But when Christ appeared as a high priest of the good things that have come… he entered once for all into the holy places, not by means of the blood of goats and calves but by means of his own blood, thus securing an eternal redemption. For if the blood of goats and bulls, and the sprinkling of defiled persons with the ashes of a heifer, sanctify for the purification of the flesh, how much more will the blood of Christ, who through the eternal Spirit offered himself without blemish to God, purify our conscience from dead works to serve the living God. (Hebrews 9:11-14)
According to the Bible, human sinfulness cuts us off from a holy God, so he sent his Son to take on a human life and then die to redeem us from our sins. Through faith, Christ’s blood atones for us so we can come into the presence of God as children rather than condemned sinners.
For those raised in the church, such a summary of the gospel may seem natural and intuitive, but for many unbelievers it is a weird, incomprehensible idea. Some even see it as unjust and wicked. Why would God demand blood before he forgave? And how can one person’s blood, shed two thousand years ago, have any effect on my own, personal guilt anyway?
Whether or not these questions trouble you, they are worth considering because they do trouble many of your neighbors, who see them as intellectual or moral barriers to belief in the gospel. It is hard to find the promise of redemption compelling if you think the means by which it is offered are fundamentally flawed. So we need good answers to objections like this.
But first we have to consider whether we are even asking the right questions in the right way. We live in an irrationally rationalistic age; because the material universe operates according to principles we can observe, measure, and analyze, we expect everything else to do the same. One sometimes gets the impression that Christ’s atoning sacrifice can only be valid if we are able to work out an equation by which sin times humanity minus Jesus-squared equals forgiveness.
The problem with such an insistence on comprehensibility is that our redemption is the working out of a divine justice which we cannot fully grasp. We understand God’s justice by analogy to what justice looks like here on earth, but analogies can only go so far. Consider what it means to be a person, for example. We can somewhat understand God’s personhood by comparison to our own, but then we stumble into the complexity of the Trinity and suddenly find ourselves out of our depth. The analogy is true, but not comprehensive. Similarly, God’s creativity, his power, his love, all start analogously to ours but exceed their human images in ways we simply cannot conceive. Who knows what levels of divine justice might simply be lost in our shallow earthly version?
If Jesus’ sacrificial death happened, then God exists. If God exists, then there are depths of reality which we cannot expect to fully grasp. And if there are depths of reality we cannot fully grasp, then Jesus’ sacrificial death may operate along lines which we cannot fully map or explore. The idea that the atonement is only plausible if we understand exactly how it works is, frankly, laughable.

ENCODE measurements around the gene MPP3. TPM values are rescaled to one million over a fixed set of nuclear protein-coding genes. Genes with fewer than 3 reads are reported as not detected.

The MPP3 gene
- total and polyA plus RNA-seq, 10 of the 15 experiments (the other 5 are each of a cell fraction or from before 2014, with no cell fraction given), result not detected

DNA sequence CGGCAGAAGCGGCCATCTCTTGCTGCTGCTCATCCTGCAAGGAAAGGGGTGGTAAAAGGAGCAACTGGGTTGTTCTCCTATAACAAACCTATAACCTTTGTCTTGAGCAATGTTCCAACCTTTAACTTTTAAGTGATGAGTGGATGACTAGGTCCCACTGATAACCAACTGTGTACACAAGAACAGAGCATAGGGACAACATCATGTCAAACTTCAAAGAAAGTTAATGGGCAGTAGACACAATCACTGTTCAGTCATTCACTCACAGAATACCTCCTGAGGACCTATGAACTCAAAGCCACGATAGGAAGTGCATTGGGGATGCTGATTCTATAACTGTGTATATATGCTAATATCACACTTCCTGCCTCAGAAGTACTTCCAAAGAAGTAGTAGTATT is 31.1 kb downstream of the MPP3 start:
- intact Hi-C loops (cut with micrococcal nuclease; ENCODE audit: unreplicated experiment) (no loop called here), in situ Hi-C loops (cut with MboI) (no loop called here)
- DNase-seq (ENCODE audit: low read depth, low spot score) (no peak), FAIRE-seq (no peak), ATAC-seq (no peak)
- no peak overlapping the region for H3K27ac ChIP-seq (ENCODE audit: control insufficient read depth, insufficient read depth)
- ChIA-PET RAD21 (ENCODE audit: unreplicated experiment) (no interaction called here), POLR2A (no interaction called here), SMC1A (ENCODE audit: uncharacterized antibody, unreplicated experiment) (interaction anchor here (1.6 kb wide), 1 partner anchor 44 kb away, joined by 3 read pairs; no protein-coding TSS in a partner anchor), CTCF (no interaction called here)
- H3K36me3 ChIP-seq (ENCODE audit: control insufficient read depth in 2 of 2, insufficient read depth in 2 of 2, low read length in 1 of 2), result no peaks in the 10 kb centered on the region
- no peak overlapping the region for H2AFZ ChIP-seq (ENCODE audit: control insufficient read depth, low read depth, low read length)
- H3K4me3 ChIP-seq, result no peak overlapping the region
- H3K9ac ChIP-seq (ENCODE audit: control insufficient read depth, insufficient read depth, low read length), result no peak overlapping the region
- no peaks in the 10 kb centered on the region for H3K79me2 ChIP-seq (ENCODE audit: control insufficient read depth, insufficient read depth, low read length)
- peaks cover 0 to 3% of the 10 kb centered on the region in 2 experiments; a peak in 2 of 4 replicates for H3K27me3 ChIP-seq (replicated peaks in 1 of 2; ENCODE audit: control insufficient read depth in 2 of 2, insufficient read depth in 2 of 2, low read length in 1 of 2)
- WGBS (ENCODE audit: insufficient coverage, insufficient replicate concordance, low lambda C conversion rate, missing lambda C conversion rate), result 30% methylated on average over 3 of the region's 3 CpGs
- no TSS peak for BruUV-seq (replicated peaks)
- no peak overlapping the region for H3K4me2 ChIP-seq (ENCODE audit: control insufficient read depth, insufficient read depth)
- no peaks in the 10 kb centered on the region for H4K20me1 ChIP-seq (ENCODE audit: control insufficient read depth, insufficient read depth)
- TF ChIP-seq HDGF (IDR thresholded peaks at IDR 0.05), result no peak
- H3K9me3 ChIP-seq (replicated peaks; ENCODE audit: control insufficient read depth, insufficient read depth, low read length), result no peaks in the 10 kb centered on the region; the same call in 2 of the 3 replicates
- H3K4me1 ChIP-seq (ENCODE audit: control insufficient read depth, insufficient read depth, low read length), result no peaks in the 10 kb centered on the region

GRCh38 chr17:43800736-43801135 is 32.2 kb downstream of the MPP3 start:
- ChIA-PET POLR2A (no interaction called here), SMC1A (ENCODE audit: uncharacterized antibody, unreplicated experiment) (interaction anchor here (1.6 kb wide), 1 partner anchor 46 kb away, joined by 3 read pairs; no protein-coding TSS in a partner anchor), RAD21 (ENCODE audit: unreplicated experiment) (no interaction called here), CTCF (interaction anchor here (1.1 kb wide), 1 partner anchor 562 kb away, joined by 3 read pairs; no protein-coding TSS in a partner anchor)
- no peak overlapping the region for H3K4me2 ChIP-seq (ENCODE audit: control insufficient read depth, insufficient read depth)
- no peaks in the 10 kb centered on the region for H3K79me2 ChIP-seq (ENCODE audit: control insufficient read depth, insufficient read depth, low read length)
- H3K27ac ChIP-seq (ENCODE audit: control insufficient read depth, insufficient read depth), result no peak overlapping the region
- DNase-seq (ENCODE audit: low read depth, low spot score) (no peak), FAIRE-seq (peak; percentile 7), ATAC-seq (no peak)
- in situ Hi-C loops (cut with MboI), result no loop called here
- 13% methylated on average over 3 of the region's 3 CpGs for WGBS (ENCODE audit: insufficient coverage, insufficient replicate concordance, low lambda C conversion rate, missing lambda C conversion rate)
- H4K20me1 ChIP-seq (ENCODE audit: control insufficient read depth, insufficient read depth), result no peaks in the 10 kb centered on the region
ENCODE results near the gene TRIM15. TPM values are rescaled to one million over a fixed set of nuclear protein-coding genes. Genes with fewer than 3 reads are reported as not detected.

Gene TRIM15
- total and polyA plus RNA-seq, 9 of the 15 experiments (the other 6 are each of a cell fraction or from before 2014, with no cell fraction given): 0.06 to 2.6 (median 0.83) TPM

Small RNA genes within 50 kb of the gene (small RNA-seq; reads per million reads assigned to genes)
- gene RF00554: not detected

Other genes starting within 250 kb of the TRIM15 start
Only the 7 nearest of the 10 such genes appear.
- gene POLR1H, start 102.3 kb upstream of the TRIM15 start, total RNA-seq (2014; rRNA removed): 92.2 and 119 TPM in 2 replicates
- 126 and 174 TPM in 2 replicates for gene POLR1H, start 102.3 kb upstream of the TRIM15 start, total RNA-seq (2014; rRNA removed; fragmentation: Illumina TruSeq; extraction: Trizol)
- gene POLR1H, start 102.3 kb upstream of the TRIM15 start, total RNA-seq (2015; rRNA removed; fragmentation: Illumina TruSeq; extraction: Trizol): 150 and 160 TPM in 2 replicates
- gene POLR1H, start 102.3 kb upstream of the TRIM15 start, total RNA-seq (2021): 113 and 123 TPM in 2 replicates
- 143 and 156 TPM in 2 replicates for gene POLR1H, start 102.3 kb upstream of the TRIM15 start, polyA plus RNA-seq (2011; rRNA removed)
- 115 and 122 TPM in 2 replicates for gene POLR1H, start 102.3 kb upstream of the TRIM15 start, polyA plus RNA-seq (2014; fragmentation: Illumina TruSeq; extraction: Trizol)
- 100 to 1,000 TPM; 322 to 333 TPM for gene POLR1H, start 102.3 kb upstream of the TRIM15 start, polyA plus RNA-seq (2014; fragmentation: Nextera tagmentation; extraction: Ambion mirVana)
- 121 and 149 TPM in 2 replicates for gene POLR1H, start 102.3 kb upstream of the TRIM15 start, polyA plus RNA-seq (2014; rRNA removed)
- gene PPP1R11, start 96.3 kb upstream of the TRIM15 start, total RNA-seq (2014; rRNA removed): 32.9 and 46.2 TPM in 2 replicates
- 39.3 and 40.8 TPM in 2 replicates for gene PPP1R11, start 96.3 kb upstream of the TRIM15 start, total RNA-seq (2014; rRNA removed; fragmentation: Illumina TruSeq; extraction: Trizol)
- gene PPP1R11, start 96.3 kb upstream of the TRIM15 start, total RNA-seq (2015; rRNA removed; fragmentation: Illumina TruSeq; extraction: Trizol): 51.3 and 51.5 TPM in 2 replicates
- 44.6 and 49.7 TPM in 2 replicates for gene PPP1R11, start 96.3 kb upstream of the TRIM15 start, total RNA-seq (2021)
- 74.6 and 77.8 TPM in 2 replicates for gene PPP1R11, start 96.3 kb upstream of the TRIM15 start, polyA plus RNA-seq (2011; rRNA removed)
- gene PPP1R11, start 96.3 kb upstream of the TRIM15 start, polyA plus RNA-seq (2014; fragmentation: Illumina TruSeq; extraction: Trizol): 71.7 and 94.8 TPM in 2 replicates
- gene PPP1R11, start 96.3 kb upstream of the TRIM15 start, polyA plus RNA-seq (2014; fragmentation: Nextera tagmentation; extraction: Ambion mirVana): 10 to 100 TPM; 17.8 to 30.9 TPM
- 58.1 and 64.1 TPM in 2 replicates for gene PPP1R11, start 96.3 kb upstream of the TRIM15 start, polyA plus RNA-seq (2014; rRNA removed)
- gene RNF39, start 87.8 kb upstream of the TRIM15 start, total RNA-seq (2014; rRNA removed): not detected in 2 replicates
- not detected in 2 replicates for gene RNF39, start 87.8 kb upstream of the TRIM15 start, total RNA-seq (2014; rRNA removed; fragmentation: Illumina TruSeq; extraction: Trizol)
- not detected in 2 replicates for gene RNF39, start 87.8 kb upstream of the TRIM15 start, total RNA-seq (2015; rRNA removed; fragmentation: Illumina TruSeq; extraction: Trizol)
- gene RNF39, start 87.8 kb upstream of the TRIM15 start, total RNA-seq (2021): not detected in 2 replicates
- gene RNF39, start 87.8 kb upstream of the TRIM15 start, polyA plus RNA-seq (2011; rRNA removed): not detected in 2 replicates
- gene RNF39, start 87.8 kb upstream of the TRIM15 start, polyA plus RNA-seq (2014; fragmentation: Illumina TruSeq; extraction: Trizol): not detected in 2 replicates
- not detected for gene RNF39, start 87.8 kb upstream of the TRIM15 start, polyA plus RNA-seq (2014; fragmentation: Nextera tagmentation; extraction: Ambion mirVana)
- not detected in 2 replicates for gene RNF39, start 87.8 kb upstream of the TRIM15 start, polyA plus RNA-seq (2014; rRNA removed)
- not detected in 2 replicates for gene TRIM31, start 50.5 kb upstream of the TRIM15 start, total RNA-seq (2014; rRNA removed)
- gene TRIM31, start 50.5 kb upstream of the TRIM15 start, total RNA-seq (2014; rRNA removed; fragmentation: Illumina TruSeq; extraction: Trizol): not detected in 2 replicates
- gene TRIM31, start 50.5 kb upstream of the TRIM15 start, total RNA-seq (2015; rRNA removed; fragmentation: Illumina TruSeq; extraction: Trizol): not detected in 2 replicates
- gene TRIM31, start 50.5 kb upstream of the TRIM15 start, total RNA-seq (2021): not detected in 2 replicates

It may seem like that puts us back where we started, and, in a sense, it does. We still have difficult questions and it still does not seem like we can work out the answers for ourselves. But we’ve actually made a good deal of progress, because it is now apparent that it does not make sense to expect to be able to work out the answers for ourselves. We need to reconsider how to approach the question. When we are trying to form an opinion about something we cannot see, it makes sense to get our information from someone who can see it. If we are trying to form an opinion about divine justice, we have to look to the only one who can see it fully: God himself.
This may seem like cheating or begging the question somehow. But it’s really just common sense. If we truly are cut off from God by sin, and if there truly is a way back to him, then he is going to have to be the one to point it out. And in fact, because he is gracious to us, he has not only pointed it out but he has also given us ample reason to trust him as he does so.
According to the Scriptures, “the wages of sin is death” (Rom 6:23). Even if we acknowledge that we cannot see the full picture of sin and justice, it’s easy to feel that such a sentence is too harshly punitive. However, it is a good deal harder to make that case when we realize that the weight of the punishment fell on the same one who pronounced it. God decreed man must die for sin, then became man and died for the sin of men. No human can fully explain why only death can clear sin’s ledger, but our innate sense of justice can tell us that it is safe to trust someone who has—in the most literal sense—skin in the game.
The rest of Romans 6:23 tells us “the free gift of God is eternal life in Christ Jesus our Lord.” Again, the temptation is to quibble. How exactly can Jesus’ substitutionary death satisfy the scales of cosmic justice? But now we find our own objections clashing with one another. A moment ago, we accused God of being overly harsh and exacting in his punishment when he demanded blood to wash away sin. Is he now also, simultaneously, too lenient and gracious by pouring out his own blood to do the washing?
If God’s justice seems to go too far in both directions, perhaps it is because we have stumbled out of the kiddie pool of our earthly sense of justice into the ocean of the Creator’s fierce and holy righteousness. If we cannot plumb its depths, the safest thing to do is to trust the One who has promised to make a way through it.